It is called the logical form of the Problem of Evil. Other atheistic philosophical make a more modest claim. They are willing to admit that God’s existence is logically compatible with the occurrence of Evil: they concede that it is possible that a perfectly good, all-knowing, all-powerful being might have reasons for allowing Evil. However, they allege that given the actual types and quantity of Evil we find globally, it is unlikely or improbable that this is so in every case. Hence, though Evil’s occurrence does not prove that God does not exist, it renders his existence unlikely or improbable. This line of argument is called the evidential form of the Problem of Evil. Theistic responses to the Problem of Evil can also be divided into two types. The more ambitious response is a theodicy, which attempts to explain why God allows evil. A theodicy tries to show that God is justified in allowing Evil; it lays out why God allows evil and tries to show that those reasons are good. A more modest response, called a defense, tries to argue that God may have a reason for allowing Evil that we do not or cannot know.

Defense does not explain why God has a good reason, even if we are not in a position to reason why God allows Evil, but without claiming that those reasons are necessary. God allows evil without claiming that those reasons are necessarily God’s actual ones. There are specific ways of resolving Evil’s problem that, while perhaps logically, are not genuine options for the orthodox theist; one way is to deny the reality of Evil, to view Evil as an illusion.

 Best of All Possible Worlds’ Theodicy – Gottfied Leibniz

Gottfried Wilhelm von Leibniz (1646-1716), a German philosopher who held rationalist and idealist positions, articulated a comprehensive theodicy. He argues that God, who possesses perfect power, knowledge, and goodness, would choose to bring about the best possible world. Many interpret this point to mean that this world contains the least possible amount of Evil. It is still better interpreted as meaning that this world contains the least amount of Evil commensurate with its being the best world possible.

As Leibniz points out, God knows which evils are necessarily connected to greater goods such that those goods could not otherwise be achieved –and it is the whole collection of goods and evils in the actual world that makes it the best one possible. Leibniz also argues that the presence of sin and Evil allowed for the Son of God’s incarnation and his redemptive work for humanity, which is an unsurpassable great good. Because of this fact, Leibniz reasons, the human fall into sin was a Felix culpa (a “fortunate flaw” or “happy fault”). Also, in Leibniz’s view, God’s foreknowledge of human acts does not prevent those acts from being free. Leibniz discusses from six angles:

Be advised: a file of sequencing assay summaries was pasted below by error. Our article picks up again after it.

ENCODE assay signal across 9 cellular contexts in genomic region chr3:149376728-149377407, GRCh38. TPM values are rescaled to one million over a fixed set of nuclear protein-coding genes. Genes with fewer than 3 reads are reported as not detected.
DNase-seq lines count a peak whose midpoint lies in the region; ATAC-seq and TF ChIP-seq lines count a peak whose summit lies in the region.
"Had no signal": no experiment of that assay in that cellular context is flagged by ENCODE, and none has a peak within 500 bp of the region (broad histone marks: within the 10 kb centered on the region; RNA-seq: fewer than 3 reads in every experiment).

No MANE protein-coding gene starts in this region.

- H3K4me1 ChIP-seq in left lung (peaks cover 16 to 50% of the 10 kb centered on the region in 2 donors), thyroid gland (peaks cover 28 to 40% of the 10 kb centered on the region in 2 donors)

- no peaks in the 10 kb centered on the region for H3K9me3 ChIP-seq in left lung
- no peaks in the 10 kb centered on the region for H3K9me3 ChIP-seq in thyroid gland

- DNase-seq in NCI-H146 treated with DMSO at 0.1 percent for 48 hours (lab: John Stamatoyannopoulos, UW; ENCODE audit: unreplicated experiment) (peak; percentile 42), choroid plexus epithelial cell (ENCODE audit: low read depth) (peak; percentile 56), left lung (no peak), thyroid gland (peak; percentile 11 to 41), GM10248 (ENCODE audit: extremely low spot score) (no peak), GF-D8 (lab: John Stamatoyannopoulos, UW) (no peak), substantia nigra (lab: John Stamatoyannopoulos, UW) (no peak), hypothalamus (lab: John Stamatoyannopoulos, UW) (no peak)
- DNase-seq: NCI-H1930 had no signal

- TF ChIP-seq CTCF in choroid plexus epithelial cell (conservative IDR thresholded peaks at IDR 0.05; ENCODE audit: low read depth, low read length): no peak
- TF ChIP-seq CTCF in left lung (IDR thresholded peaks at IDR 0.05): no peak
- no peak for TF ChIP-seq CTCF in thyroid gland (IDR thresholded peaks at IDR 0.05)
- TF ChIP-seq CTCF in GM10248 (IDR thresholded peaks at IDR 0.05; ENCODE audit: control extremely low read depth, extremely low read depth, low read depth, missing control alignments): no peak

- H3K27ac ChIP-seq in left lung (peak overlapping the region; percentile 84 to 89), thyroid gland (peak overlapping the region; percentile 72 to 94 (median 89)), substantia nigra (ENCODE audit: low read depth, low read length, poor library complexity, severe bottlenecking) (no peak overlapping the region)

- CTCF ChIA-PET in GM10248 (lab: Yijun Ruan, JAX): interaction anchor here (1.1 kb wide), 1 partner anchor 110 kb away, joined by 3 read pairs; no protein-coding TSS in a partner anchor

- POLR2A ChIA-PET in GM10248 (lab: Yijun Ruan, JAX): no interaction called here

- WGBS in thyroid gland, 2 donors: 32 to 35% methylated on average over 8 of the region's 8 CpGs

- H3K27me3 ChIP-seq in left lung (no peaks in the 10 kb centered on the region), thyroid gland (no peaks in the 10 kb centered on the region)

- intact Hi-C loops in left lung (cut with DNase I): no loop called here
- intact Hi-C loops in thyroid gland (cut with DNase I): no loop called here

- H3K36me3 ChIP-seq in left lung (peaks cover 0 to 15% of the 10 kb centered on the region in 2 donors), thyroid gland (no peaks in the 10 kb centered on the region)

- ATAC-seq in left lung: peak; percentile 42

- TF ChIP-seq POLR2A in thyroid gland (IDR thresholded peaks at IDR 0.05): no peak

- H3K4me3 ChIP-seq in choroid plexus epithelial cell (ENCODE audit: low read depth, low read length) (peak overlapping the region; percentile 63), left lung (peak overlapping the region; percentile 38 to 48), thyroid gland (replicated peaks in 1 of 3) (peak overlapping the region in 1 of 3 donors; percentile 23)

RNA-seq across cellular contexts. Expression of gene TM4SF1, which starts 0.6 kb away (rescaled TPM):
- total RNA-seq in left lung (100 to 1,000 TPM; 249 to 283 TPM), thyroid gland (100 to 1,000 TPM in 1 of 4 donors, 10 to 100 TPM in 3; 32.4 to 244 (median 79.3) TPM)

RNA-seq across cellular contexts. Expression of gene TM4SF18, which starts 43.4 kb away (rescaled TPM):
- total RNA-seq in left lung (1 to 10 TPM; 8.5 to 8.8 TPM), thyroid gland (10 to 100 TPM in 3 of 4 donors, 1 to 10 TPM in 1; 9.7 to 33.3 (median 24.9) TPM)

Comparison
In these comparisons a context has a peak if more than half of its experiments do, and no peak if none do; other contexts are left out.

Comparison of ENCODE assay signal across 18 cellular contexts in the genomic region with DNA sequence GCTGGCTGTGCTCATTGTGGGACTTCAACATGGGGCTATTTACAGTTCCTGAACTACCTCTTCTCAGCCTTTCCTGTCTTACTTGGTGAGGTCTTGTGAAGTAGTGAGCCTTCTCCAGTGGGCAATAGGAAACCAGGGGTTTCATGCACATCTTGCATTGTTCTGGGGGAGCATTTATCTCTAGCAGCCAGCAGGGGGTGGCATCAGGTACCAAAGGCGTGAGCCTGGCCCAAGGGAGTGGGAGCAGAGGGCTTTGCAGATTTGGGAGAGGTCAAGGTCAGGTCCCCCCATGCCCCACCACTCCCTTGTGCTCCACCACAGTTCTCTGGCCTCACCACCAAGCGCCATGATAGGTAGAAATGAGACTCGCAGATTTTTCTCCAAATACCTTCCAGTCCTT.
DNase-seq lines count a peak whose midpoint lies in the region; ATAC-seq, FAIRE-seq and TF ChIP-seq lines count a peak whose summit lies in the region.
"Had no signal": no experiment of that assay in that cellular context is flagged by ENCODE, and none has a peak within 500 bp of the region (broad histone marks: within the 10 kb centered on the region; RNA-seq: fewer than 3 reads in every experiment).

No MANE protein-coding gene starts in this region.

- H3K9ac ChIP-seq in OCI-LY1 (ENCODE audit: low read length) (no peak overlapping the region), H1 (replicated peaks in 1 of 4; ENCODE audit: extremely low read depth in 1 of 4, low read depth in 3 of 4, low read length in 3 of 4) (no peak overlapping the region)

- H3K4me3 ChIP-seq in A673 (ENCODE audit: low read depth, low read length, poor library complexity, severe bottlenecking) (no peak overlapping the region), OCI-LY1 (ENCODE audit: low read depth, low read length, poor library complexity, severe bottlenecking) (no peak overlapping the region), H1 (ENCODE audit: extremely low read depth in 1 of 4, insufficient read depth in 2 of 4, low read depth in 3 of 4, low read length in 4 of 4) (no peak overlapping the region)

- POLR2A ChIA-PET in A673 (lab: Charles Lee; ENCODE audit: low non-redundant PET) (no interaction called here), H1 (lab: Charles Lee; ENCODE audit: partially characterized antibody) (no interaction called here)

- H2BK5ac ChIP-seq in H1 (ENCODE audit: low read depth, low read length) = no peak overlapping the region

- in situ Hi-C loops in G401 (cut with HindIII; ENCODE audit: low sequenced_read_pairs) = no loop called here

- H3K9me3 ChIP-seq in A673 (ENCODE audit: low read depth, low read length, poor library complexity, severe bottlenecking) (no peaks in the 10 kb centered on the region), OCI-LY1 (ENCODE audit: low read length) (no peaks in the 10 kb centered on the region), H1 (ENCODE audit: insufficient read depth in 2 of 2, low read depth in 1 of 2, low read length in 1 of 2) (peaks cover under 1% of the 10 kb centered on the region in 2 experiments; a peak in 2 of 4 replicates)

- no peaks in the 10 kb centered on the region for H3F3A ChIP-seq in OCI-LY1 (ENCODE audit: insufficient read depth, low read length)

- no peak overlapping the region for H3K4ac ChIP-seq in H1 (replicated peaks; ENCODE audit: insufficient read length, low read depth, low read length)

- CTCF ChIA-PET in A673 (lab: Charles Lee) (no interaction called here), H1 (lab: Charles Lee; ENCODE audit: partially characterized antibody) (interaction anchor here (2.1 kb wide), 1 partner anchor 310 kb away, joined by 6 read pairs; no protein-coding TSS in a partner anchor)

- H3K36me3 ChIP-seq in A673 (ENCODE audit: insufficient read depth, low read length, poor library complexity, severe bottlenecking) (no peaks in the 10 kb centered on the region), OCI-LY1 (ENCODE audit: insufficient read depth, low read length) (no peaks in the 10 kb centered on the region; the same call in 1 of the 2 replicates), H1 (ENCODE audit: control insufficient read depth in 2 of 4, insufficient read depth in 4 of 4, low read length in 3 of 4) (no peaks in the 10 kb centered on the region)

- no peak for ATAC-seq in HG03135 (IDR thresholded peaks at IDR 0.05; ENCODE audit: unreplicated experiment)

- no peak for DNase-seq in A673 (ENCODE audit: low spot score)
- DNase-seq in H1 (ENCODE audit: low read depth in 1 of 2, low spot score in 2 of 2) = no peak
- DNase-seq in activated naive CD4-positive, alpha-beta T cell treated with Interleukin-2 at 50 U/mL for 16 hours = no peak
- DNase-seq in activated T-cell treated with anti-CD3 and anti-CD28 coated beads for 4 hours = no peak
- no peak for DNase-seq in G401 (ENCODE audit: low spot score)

1. “God Would Choose The Best World.”
  2. “Foreknowledge Is compatible With Human Freedom.”
  3. “God Wills Perfection But Permits Sin.”
  4. “God Does Not Cause Sin.”
  5. “God Is Not Culpable For Not Preventing Sin.”
  6. “God Freely Chooses The Best World.”

 The Free Will Defense – Alvin Plantinga:

Alvin Plantinga (b. 1932) seeks to refute J. L. Mackie’s basic contention that it is not possible both that God is omnipotent and that he could not create a universe containing moral good but no moral evil. Plantinga’s famous argument has become known as the Free Will Defense. He develops a human freedom scenario concerning divine omnipotence using the language of “possible worlds” (related to modal logic). In his scenario, God actualizes a world that contains creatures with free will so that they have the power to do good, but they sometimes choose to do Evil.

That is the danger and risk of free choice. Given that God decided to initiate a world containing free creatures, God couldn’t ensure that the free creatures would always do good and never go wrong. Mackie’s compatibilist view of free will leads him to conclude that omnipotence can bring about any logically possible world, including worlds in which free creatures never commit Evil. And indeed, there are such possible worlds. However, working from an in-compatibilist view of free will, Plantinga shows that the essence of created freedom is that things can happen in the world that is decided by free creatures and is not under God’s control. So, it is not within the scope of omnipotence to determine the outcome of free creaturely choice. Plantinga, then, claims to have shown-contrary to Mackie-that it is logically possible for God to exist and for Evil to exist, thus defending against the charge of inconsistency.

 Soul-Making Theodicy – John Hick:

John Hick (b. 1922-2012) explains Evil in the world that contrasts with the well-known Augustinian type of theodicy. Whereas Augustinian theodicy sees present Evil as representing a fall from a pristine, original state of the world, Hick follows St. Irenaeus in arguing that an adequate answer lies not in seeking the causal genesis of Evil but in interpreting Evil as a stage in human progress and development. In other words, rather than view the present state of the world as fallen from a previous perfection, Hick views the world as a necessary stage in the evolution of a relatively immature creation into a more mature state. God seeks to bring forth mature moral and spiritual beings capable of freely exercising faith in him and loving toward their fellows. Hick discusses the main features of an environment that would be conducive to bringing about these results. Two such features are ambiguity about God’s existence and human vulnerability to one another, both providing opportunities for moral and spiritual growth. In the larger context of Hick’s writings, we find that the divine program of soul-making will culminate in the afterlife, which Hick believes must involve universal salvation.